More about the Double Crown Club connection

added August 29, 2010, after consulting two works at the Newberry Library, Chicago:

    The Double Crown Club: Register of Past and Present Members,

        Privately Printed for the Members of the Club in Celebration of the Hundredth

        Meeting Held in May 1949

    James Moran, The Double Crown Club: A History of Fifty Years, London: Westerham

        Press, 1974

Stanley Morison was heavily if turbulently involved from the club’s start in 1924, even in its ur-Geschichte going back to 1921. Turbulently, because he appears to have been a very opinionated, ultimatum-inclined, take-it-or-leave-it type who stood ostentatiously at the brink of one of the (considerable number of) professional and personal chasms inside the Double Crown Club: Morison “proclaimed himself no artist, but an industrialist, and stated the prime objective of the printer to be the production of the greatest numbers in the shortest time at the smallest cost.” (Moran) Not likely to go over well with those members inclined to think the Book an art whose apogee had been reached by William Morris at his hand-press. And Morison felt much the same in return, for example sending the club’s president the following message when he objected to a talk on typography by another member, one James Shand, that he considered error-ridden: “Dear John Carter: I shall clear out if there is any more of that Shandy-guff.” But his own expertise was such that he cast a big shadow in the club, in a positive way, being its dinners’ main speaker at least eight times.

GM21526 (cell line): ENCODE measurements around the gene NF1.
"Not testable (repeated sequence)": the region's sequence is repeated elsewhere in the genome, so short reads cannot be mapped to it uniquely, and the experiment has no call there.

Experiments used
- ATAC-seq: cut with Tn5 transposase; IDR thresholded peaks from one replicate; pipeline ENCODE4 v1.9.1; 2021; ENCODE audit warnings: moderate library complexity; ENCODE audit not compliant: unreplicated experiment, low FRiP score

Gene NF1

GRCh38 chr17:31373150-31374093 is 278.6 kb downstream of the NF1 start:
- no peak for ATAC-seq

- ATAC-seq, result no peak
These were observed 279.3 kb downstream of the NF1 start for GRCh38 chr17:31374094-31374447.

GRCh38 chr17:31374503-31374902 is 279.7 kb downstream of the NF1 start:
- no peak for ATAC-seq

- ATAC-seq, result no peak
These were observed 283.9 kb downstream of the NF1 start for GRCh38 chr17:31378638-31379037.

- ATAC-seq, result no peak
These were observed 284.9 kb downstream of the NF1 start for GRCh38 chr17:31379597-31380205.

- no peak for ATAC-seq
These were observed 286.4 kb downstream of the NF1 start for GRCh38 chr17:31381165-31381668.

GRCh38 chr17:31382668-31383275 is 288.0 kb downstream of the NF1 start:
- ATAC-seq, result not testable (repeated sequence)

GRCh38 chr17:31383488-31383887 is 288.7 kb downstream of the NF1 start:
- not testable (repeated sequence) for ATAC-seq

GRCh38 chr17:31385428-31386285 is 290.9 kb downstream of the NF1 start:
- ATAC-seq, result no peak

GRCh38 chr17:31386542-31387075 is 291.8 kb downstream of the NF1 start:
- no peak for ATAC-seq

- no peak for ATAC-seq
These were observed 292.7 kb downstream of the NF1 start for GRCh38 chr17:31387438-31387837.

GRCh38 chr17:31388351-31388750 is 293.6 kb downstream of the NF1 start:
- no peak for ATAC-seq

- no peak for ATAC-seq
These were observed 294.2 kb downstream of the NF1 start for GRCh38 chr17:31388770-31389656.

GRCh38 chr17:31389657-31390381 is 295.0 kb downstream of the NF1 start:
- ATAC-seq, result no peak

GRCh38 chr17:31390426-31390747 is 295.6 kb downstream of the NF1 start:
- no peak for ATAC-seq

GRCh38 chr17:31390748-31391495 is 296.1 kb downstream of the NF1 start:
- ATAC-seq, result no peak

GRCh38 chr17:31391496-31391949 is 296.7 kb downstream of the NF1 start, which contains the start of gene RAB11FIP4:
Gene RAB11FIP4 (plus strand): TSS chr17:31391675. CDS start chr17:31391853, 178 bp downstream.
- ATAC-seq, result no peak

Frank Sidgwick was also a central figure, on the Committee from 1925 to 1931, and president of the club in 1926. When the club reached its first real existential crisis over internal fissures of various kinds, in 1933, Moran notes that: “Frank Sidgwick replied that he had belonged to a good many ‘dining-plus-object’ clubs but he had never enjoyed any of them as much as the Double Crown; but he always thought that there was too high a proportion of gastronomy to the typography or bibliography involved.”


    S. C. Roberts became a member of the Committee from its second organizing meeting on July 21, 1924, apparently recommended by Stanley Morison. He was an active member of the Committee, even at meetings he couldn’t attend, conveying his thoughts, suggestions, recommendations, and votes in writing or even by phone. He was on the Committee even before Sidgwick, who joined it January 19, 1925. The Register of Past and Present Members makes this nice comment: “As a writer he has a great many volumes to his credit on the three subjects which lie nearest his heart: Dr Johnson, Sherlock Holmes, and Cambridge.”

    So Morison, Sidgwick, and Roberts all knew each other well during the pertinent period around 1926 when Morison and Christopher Morley met in New York and Morley’s Holmesian enthusiasm was rekindled by the mutual canonical trivia quiz into which they fell. In Morison’s and Roberts’ case, they knew each other even earlier, and perhaps that was true of Roberts and Sidgwick as well since they were both publishers out of Cambridge backgrounds. Would Sherlock Holmes never have come up amongst Morison, Sidgwick and Roberts in the 1920s and early ‘30s, when the final tales were appearing, Sherlock Holmes movies were coming out, Conan Doyle died in 1930, and the first Complete editions were being issued?

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